Though he doesn’t look it, Takeo Goda is a first year high-school student. He’s got plenty of friends and is popular with all the guys in his class, but thanks to his intimidating physical appearance he’s never had a girlfriend, and anyone he’s interested in is immediately drawn to his best friend Sunakawa. This all changes when he meets Rinko Yamato, a girl Takeo protects from a molester on a train. Takeo becomes fond of her quickly, but is so used to girls ignoring him in favour of Sunakawa, that he assumes Rinko’s attempts to hang out with him are because she’s interested in his friend. Turns out, Takeo is dead wrong and Rinko is completely smitten with him. What follows is a story of first love, and the proof that good stories about good people can be entertaining and substantive.
The most concise way to describe My Love Story!! is that it is an anime about good people with good relationships showing their love for each other whenever possible. The first few episodes of the anime are about Takeo’s self worth and misunderstanding of Rinko’s intentions, and juggles the ‘will they, won’t they’ aspect of relationships. In another series, I can imagine this taking up almost the entire run of the anime, but thankfully My Love Story!! wraps this chapter of their lives up quickly and after the first three episodes Takeo and Rinko are officially boyfriend and girlfriend, spending the series eating pastries, going on dates, and learning how to hold hands.
Other than that, the anime is basically twenty-four episodes worth of of feel good moments between people who genuinely care about each other peppered with comedy. This culminates in a lot of familiar episode setups, including The Beach Episode™, the amusement park, a Valentine’s Day and a Christmas episode, but they don’t always go the way one would expect. Of course there are moments of strife and drama, but these are mostly delegated to how other people perceive Takeo and Rinko, and their love for each other never suffers from this. They are basically two wonderful protagonists, and I never got tired of Takeo screaming internally how much he loved Rinko, or of Rinko expressing how wonderful and handsome Takeo was. The presence of Takeo’s friend Sunakawa also rounds out the characters, creating a perfect trio where someone a little more levelheaded balances the two entranced lovers. Sunakawa also rounds out the anime in various other ways, as he is supportive of Takeo and Rinko, and has positive relationships with both of them. I think an argument can be made that Sunakawa is just as much a part of Takeo’s love story as Rinko is, as the two boys share a supportive relationship throughout the series, and both Rinko and Sunakawa contribute to Takeo’s sense of self worth.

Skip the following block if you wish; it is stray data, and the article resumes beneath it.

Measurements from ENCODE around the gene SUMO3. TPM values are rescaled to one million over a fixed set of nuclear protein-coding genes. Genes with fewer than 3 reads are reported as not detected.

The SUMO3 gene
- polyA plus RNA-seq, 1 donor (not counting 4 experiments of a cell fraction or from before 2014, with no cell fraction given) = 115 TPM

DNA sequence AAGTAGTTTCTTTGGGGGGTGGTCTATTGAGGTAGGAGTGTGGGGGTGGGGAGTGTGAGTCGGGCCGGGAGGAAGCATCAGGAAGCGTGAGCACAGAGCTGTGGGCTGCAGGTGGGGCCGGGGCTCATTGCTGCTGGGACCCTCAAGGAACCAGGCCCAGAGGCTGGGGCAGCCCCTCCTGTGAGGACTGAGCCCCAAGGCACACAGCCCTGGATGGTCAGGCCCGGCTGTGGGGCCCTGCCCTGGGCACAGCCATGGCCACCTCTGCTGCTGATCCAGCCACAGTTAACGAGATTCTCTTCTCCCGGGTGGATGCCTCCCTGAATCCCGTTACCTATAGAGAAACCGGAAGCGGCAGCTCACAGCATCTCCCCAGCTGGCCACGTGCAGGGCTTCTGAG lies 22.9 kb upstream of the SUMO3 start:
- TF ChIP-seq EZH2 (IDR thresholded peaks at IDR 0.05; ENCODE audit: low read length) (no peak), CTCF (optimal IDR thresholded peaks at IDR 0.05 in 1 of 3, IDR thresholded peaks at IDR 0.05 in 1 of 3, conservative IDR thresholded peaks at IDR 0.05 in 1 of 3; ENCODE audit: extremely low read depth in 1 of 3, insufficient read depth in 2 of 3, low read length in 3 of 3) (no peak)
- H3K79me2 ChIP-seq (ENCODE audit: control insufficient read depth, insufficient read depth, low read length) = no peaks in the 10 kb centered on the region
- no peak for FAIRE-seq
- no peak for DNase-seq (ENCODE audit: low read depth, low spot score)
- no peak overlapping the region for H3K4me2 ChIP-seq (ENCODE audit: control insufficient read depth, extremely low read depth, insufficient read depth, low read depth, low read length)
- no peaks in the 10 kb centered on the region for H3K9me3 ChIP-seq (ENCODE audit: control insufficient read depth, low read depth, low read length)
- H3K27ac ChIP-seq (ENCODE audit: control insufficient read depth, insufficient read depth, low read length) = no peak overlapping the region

Real talk for a moment, my love for anime (and media in general) is complicated, and there are many aspects of anime (and media in general) that I dislike. One of these things is how romance and love is portrayed, usually because these relationships are portrayed in a trope-like manner or in a way where the people meant to love each other don’t even seem to actually like each other as people. I understand this may come down to personal taste, as I prefer my romantic couples to be intimate and friendly, and others may prefer their romance rife with drama and misunderstandings. But it’s exactly because of this subversion of drama forced onto a relationship, and because the characters genuinely like each other, that I think My Love Story!! is so good.
The novelty may run out for some people, but for me the constant acknowledgement that these two really loved each other was why I liked the series. Plenty of anime portrays love in ways I don’t agree with, sometimes with abusive overtones, with elements of tsundere, or with people who hurt each other or simply can’t have a discussion about how they feel, and that has always frustrated me. My Love Story!!, with its unabashedly romantic and very in love protagonists, was a good change of pace.
A review copy was provided by Madman Entertainment to the author for the purpose of this review.
©Aruko, Kazune Kawahara / SHUEISHA, OREMONOGATARI Project